Mask-wearing culture amidst a politically polarized United States: to wear or not to wear?

BART riders on the San Francisco/Daly City rail on April 28 seen wearing masks and socially distanced, following the recommendations set by the CDC to reduce the spread of Covid-19.

Scarlet Schwenk

Photo Essay By Scarlet Schwenk, POLITICAL EDITOR
Mask wearing has taken a sharp political divergence in the U. S. between the Left and the Right: who will and who will not wear a mask? The heightened polarization dates back to the 2008 Obama administration, continuing on through the Trump administration and into the current Biden administration.

Unlike major industrialized countries where masks are not a political statement, such as EU countries, the U. S. uniquely politicized the face protectant, becoming a point of contention and driving force of the spread of Covid-19, according to health experts. Doctors and scientists around the globe came to a unanimous conclusion: mask-wearing helps prevent the spread of Covid-19, thus reducing spikes in cases globally and across the continental U.S.

A year into the pandemic, those living within the U. S. have argued across the political aisle on whether or not mask-wearing is safe, effective, or allows the government too much ‘power’ over citizens’ rights. In turn, the hyperpolarization has had negative effects on friendships, physical health, and businesses both big and small across the country.

“My shop was closed for three months, which albeit was scary enough as it was, but then my grandfather died from Covid-19 and when I [reopened] my shop, I was faced with people pushing back and vocalizing their disdain for mask-wearing… that this was some big farce spurred up by a tyrannical government,” small business owner Jess Melancon said.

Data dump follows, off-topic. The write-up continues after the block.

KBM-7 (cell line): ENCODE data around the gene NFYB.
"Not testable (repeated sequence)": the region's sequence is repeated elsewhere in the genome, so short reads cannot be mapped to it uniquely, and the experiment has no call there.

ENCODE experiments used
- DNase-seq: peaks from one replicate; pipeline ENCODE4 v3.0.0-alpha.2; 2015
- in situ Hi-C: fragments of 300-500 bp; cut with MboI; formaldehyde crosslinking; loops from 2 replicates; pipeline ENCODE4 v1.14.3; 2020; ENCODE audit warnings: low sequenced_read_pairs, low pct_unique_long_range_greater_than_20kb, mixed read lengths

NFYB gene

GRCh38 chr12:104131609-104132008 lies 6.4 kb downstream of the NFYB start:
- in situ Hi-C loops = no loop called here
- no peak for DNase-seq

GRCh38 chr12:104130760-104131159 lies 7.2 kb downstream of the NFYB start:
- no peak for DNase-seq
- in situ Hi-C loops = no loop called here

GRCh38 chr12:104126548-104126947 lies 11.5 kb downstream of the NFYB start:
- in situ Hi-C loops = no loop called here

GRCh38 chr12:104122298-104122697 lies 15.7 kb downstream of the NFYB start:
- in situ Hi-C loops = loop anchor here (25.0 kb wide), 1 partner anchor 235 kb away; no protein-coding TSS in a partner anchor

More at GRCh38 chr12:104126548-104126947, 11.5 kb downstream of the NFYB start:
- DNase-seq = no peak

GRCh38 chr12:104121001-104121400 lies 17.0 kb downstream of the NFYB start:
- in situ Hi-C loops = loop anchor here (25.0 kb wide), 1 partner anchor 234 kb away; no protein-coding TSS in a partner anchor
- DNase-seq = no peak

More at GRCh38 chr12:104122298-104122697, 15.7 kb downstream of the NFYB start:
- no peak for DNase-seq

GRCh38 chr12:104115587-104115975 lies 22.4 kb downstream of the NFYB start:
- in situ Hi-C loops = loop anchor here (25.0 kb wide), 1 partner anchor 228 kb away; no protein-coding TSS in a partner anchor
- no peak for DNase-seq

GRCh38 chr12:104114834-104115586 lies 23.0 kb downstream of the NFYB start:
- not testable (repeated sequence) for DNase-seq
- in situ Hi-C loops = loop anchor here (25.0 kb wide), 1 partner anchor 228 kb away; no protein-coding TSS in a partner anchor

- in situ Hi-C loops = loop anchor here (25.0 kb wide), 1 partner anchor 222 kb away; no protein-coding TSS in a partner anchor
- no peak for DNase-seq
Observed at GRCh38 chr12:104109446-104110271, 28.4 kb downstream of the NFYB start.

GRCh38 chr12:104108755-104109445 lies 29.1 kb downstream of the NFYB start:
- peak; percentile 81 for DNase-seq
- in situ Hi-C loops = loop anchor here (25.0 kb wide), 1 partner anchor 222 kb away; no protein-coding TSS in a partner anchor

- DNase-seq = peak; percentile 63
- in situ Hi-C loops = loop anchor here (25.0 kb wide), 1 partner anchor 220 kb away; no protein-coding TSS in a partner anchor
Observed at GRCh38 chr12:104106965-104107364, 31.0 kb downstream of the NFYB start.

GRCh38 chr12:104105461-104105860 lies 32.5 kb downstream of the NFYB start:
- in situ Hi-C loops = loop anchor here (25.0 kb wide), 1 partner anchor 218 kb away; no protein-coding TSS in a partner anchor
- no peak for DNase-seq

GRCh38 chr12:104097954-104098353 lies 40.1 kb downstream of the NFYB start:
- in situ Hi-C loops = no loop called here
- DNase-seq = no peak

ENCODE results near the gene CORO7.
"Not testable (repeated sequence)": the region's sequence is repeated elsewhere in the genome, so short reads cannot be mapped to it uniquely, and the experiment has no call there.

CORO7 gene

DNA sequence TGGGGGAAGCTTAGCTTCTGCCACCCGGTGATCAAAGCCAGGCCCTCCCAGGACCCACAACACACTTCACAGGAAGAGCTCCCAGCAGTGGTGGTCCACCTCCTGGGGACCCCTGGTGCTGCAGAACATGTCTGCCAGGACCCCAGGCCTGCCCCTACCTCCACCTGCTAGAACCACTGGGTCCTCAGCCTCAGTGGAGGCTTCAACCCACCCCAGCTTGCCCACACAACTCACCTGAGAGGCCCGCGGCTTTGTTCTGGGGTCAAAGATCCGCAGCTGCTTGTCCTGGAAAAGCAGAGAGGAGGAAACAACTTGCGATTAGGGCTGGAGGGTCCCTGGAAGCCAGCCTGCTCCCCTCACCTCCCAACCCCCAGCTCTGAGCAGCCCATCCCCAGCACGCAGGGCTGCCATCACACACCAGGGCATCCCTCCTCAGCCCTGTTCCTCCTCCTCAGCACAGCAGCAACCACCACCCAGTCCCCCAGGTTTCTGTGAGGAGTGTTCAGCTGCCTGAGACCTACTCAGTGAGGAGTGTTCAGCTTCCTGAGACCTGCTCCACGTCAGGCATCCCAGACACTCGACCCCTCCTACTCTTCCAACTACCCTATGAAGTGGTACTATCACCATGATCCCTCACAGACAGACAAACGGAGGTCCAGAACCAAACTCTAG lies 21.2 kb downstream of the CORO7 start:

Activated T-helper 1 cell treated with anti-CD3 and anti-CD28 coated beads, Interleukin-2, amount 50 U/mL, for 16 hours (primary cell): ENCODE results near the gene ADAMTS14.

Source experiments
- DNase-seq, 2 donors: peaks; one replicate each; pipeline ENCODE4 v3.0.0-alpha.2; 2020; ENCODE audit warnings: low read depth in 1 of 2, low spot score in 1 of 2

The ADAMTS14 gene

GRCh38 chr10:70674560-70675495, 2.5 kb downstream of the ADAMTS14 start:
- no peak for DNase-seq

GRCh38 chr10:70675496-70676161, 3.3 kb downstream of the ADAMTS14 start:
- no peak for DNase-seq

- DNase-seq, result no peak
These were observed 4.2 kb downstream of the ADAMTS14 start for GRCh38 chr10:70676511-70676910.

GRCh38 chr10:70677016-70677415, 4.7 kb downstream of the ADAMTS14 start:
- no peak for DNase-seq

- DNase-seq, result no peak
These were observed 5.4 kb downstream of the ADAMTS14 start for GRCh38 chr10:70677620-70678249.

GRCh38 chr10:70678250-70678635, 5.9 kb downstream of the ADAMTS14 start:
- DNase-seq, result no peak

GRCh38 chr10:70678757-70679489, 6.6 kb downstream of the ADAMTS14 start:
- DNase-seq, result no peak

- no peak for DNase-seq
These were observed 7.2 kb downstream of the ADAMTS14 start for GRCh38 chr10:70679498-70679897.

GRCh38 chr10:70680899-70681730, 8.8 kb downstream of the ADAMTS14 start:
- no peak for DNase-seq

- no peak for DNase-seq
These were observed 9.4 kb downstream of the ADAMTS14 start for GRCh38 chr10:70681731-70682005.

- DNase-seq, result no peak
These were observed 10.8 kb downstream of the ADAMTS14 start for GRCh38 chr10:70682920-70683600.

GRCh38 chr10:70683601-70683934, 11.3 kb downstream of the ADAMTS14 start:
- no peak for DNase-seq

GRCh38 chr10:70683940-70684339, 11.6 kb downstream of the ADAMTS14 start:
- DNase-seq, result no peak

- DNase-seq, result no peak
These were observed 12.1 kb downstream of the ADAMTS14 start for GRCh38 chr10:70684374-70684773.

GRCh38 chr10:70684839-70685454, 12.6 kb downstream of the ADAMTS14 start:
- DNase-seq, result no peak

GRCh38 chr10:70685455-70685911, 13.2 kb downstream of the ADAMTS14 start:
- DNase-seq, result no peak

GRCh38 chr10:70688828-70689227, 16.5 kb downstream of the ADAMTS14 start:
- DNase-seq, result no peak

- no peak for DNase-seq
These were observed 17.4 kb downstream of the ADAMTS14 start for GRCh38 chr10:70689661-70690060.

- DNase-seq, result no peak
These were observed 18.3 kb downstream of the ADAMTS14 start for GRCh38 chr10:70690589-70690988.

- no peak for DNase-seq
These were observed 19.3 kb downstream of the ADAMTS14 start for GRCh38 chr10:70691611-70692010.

The growing disdain between those who do and do not wear masks continues to elevate with the rising death counts affecting millions across the world, disproportionately affecting already marginalized communities.

“I’m sure I’ve lost quite a few sales because of my stricter [mask wearing] policy… [but] I’d prefer to have customers with core values [of compassion],” Adrienne Beatty, owner of Panic and Swoon in Placerville, Calif. revealed.
In juxtaposition, Autumn Fowler said, “It is the people’s inalienable God-given right to wear a mask if they so desire to not wear one… we are not a country of conformity, we are a country of free thinkers and it is time we start acting like one by unmasking the fear and lies.”

With the introduction of mass inoculation, the Center for Disease Control continues to adjust its guidelines, easing mask-wearing mandates, leading to the ‘light at the end of the tunnel’ as many Americans frame the issue. However, many subjects captured below who have been wearing masks for the past year will continue wearing them until they can feel safe about unmasked interactions for both themselves and the general public.